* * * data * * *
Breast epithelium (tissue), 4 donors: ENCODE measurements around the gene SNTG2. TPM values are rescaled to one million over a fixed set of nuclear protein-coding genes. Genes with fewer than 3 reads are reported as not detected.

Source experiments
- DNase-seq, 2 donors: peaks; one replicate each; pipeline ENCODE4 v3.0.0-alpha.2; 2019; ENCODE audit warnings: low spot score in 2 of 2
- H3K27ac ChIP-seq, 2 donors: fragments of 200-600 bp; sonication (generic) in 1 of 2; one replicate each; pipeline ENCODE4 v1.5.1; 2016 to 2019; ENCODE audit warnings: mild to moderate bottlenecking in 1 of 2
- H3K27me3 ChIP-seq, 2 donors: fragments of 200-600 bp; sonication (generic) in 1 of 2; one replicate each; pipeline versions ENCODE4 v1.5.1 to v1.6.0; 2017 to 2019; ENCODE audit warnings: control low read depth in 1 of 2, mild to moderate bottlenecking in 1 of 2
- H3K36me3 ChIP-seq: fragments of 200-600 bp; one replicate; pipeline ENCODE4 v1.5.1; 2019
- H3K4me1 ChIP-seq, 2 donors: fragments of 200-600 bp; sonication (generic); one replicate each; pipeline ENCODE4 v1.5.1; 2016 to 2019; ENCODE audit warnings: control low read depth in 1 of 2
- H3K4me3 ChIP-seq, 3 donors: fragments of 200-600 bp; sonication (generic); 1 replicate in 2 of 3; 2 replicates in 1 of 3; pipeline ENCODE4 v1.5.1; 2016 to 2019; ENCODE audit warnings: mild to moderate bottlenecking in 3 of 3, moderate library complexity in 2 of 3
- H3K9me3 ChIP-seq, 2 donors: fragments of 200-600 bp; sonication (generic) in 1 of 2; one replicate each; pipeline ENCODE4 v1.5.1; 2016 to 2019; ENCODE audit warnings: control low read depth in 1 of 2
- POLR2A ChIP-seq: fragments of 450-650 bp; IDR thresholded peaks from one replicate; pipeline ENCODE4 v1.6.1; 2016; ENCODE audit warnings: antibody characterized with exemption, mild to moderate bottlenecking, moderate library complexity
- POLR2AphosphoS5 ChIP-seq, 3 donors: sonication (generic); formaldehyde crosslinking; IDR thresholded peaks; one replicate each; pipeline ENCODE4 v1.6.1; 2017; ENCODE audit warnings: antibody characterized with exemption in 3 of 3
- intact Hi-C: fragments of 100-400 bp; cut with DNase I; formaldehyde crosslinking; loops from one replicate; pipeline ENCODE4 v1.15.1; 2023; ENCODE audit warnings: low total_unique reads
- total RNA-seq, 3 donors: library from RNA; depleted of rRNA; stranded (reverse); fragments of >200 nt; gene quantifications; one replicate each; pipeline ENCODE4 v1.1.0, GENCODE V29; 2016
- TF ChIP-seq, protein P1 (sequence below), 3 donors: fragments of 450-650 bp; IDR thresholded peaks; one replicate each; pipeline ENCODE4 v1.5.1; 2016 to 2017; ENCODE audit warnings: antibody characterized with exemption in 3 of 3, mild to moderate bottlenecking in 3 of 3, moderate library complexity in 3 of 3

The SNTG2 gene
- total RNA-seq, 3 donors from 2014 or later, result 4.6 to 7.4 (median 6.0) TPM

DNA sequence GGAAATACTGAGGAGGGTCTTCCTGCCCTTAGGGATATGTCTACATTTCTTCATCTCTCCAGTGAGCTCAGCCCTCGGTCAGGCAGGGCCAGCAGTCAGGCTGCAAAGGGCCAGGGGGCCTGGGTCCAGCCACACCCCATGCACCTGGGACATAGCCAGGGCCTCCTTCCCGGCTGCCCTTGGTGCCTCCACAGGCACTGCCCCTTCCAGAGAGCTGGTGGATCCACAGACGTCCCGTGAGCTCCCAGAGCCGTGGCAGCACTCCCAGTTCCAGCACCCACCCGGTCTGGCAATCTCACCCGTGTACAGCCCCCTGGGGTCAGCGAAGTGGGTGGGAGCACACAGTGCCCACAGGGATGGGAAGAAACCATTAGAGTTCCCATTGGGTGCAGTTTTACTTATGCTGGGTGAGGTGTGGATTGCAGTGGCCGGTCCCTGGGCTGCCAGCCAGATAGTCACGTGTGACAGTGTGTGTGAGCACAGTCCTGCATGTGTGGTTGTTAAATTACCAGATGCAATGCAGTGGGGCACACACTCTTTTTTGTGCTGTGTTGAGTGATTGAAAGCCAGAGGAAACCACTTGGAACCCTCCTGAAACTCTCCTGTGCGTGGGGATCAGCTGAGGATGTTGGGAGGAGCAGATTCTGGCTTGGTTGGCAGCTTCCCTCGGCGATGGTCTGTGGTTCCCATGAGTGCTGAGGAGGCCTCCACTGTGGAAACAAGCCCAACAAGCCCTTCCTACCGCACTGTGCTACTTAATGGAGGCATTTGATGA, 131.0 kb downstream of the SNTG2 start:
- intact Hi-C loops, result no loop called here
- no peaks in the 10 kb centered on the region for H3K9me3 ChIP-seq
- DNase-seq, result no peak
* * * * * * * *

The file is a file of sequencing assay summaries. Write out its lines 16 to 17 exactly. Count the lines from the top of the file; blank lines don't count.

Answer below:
- total RNA-seq, 3 donors from 2014 or later, result 4.6 to 7.4 (median 6.0) TPM

DNA sequence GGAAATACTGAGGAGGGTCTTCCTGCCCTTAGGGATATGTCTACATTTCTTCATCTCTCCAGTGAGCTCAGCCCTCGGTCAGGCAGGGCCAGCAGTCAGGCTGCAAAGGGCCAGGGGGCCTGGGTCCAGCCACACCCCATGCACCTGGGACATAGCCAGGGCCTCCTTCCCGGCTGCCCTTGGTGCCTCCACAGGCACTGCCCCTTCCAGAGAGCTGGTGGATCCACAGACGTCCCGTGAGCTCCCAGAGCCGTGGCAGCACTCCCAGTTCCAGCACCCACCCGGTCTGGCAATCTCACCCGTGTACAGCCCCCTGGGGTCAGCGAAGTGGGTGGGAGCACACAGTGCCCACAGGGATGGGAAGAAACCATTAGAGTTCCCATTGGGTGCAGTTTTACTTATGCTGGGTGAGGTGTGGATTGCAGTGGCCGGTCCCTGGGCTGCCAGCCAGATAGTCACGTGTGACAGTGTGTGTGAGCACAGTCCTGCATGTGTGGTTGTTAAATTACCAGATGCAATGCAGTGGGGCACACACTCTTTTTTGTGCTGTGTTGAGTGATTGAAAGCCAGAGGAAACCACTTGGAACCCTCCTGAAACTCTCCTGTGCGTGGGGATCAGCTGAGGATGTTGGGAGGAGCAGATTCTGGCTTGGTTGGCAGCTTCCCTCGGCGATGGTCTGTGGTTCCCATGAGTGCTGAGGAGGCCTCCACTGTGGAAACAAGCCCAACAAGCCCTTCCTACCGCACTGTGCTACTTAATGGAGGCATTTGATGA, 131.0 kb downstream of the SNTG2 start: